Early photographic imaging of the western lobe (Lelièvre & Wlérick 1975, Kronberg 1976) revealed the presence of three objects in the region of A, all with UV-excesses (denoted G, C and H in the nomenclature of the latter author). Object G coincides with A2 to better than and provided the first optical candidate for any radio hot spot. A spectrum of object G showed a faint, blue continuum and no emission or absorption features (Kronberg et al. 1977). Lonsdale et al. (1983) noted that a power-law connection between radio and optical emission of the the hot spot would have almost the same slope as the spectrum between 408 MHz and 5 GHz, thus leading to the suggestion that the optical emission is a direct extension of the synchrotron emission seen in the radio. We obtained R -band polarization observations of this hot spot (using the same instrumentation and observing procedures as for 3C 20, Hiltner et al. 1994). But the poor S/N-ratio of these data, together with the low polarization values expected for A2 prohibited definite conclusion about the synchrotron nature of the light from object G.
The candidate optical counterpart G is easily detected in our infrared image (Fig. 1g). It shows exactly the double structure of A2 orientated along PA which is known from the radio maps. In addition we detected a clear signal of the radio jet which connects the core (just outside the left boundary of Fig. 1g) with the hot spot. The object just to the south-west of the hot spot is a quasar at (Kronberg et al. 1977). Table 3 shows the optical flux values of G obtained by Keel (1988) and Lelièvre & Wlérick (1975). We have flux calibrated the latter authors' data using the calibration of Hayes (1985). Although the large scatter of the optical data prohibit definite conclusions about the high frequency spectrum (see Fig. 2(f)) we think that both the steep radio-to-optical spectral index and the high value of the cutoff frequency Hz, as well as the detection of the radio jet qualify this hot spot candidate as bright knot in the jet, rather than a genuine radio hot spot. We therefore do not consider 3C 303 west in the general discussion of hot spot spectra (Section 4).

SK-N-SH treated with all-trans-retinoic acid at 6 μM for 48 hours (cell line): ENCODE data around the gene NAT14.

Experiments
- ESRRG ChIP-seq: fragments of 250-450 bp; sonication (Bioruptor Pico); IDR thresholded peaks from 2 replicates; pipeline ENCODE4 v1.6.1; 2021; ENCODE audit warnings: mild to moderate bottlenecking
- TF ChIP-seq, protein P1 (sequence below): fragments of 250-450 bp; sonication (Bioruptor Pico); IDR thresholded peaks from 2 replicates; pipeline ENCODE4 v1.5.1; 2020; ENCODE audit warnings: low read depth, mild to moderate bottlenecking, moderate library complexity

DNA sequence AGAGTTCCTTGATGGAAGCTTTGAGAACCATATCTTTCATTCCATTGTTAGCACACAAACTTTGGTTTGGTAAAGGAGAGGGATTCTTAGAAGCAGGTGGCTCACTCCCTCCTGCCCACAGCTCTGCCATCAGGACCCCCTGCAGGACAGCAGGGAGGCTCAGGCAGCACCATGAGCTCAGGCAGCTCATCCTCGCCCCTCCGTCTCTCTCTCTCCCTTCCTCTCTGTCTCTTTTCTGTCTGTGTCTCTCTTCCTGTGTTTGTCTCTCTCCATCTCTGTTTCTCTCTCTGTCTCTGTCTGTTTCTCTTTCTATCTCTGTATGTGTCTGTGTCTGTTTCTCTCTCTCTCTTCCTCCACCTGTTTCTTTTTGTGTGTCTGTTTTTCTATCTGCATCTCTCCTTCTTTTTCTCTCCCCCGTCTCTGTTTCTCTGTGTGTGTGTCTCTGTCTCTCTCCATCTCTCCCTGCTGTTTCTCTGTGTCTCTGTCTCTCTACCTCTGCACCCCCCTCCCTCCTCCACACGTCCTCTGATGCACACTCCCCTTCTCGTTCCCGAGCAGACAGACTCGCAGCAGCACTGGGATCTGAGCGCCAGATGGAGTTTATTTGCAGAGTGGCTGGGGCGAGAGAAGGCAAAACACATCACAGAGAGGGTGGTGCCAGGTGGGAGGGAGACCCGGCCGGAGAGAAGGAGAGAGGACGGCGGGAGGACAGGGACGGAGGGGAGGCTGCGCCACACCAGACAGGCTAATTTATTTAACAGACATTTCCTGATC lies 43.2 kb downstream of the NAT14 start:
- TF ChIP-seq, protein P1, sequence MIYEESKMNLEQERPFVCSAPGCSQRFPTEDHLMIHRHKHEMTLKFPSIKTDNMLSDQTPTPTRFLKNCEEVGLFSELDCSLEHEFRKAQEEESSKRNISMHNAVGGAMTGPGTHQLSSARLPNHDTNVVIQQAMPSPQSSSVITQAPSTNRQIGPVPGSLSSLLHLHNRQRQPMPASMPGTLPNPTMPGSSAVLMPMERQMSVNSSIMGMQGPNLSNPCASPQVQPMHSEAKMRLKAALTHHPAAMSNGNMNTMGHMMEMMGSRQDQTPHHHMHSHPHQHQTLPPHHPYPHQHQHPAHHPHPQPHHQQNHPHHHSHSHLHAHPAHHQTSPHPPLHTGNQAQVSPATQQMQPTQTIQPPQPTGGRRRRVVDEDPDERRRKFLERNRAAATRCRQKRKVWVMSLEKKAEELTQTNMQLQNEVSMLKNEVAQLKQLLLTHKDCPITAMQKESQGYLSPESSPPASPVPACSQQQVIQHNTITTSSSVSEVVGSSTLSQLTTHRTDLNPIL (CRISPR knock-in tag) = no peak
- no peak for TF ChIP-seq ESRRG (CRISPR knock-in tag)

3C 405 - Cygnus A.
The hot spots in the lobes of the classical double radio source Cygnus A are by far the brightest known, and indeed Swarup et al. (1963) first identified the hot spot phenomenon in a discussion of this source. Hargrave & Ryle (1974) were prompted in a study of this source to suggest for the first time the need for a continuing particle acceleration in the hot spots themselves, although they did not discuss any mechanisms. We will use the nomenclature of their 5 GHz map in this present discussion. Both of the hot spots are double (Miley & Wade 1971) and there is some evidence that each consists of a primary hot spot connected by a tail of flat-spectrum, highly polarized emission to a secondary hot spot (Lonsdale & Barthel 1986, Carilli et al. 1989). The hot spots in the western lobe (components A and B) are together the brightest: B is the more compact of the pair ( arcsec, Dreher 1981), but A is brighter in the radio. Both A and B have sharp leading edges (Linfield 1981).
Kronberg et al. (1977) obtained deep IIIa-J plates with the Palomar 5m and found that component B coincides with a stellar object () but there was no candidate for A (to ). Similarly no candidate for the brightest component of the eastern lobe (component D) was found. Given the low galactic latitude of Cygnus A (), these authors prophetically commented on the possible chance coincidence of galactic objects with the hot spots, and furthermore, the sole optical candidate for B was offset by arcsec in both RA and DEC from the radio emission. The original astrometry was subsequently improved (Kronberg et al. 1977: Erratum), leading to a good coincidence between hot spot B and its possible optical counterpart and a candidate near hot spot A. We confirmed the new astrometry on deep CCD images in three bands, B, R, I (Röser et al. 1995). However, no optical polarization could be detected for the candidate identification of hot spot B whereas the radio emission is highly polarized. The optical candidates for B and A are clearly detected on our K-band image (Fig. 1h). But the combination of our optical photometry (Table 3) with the K-band flux reveals that the spectra of both objects peak around m and cannot be regarded as the high-frequency continuation of the radio to millimetre synchrotron spectrum (Fig. 2g,h). On the other hand, blackbody spectra with T = 4000 K (candidate for B) and T = 4600 K (A), respectively, describe the near-IR/optical photometry quite well. So we conclude that both are foreground K stars. This also explains the lack of detectable optical polarization.